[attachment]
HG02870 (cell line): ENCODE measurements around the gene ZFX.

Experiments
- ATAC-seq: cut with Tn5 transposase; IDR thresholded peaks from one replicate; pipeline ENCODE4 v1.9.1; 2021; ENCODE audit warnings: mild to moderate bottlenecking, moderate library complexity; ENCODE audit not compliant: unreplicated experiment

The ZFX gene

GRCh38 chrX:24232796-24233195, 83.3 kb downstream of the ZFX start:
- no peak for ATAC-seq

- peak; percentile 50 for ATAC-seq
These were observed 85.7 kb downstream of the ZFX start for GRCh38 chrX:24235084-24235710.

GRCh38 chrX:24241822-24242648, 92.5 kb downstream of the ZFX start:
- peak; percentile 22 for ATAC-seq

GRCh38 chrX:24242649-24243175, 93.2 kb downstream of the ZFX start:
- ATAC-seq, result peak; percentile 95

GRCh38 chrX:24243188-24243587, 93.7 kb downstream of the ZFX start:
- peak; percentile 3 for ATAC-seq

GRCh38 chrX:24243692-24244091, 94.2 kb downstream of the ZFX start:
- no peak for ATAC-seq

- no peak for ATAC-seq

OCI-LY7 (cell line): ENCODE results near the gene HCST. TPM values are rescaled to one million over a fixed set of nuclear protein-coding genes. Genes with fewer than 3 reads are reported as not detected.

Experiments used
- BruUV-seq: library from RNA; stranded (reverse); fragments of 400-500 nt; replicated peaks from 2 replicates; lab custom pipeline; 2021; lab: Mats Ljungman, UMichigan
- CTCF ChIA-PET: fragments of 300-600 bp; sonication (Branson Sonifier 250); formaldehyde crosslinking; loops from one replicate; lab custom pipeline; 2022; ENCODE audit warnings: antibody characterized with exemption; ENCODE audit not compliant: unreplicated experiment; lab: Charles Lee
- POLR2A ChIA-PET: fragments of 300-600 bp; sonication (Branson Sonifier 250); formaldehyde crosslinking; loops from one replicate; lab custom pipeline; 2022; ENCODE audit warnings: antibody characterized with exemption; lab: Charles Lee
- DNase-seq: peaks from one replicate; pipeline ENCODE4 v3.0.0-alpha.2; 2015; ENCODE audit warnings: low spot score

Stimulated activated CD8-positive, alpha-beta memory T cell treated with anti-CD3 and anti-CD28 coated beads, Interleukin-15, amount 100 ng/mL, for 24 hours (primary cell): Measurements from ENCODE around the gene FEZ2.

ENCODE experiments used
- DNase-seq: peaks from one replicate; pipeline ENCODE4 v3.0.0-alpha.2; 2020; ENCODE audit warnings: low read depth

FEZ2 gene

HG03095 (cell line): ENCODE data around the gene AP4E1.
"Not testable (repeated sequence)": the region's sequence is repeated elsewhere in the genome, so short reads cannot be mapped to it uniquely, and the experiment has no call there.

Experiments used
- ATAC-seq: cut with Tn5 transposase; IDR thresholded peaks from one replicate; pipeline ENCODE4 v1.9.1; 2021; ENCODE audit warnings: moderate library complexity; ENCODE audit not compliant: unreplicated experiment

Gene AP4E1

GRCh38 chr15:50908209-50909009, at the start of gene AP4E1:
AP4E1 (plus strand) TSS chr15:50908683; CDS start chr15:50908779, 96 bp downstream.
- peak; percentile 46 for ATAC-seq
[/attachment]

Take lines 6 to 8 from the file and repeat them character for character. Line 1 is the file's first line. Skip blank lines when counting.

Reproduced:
- no peak for ATAC-seq

- peak; percentile 50 for ATAC-seq
These were observed 85.7 kb downstream of the ZFX start for GRCh38 chrX:24235084-24235710.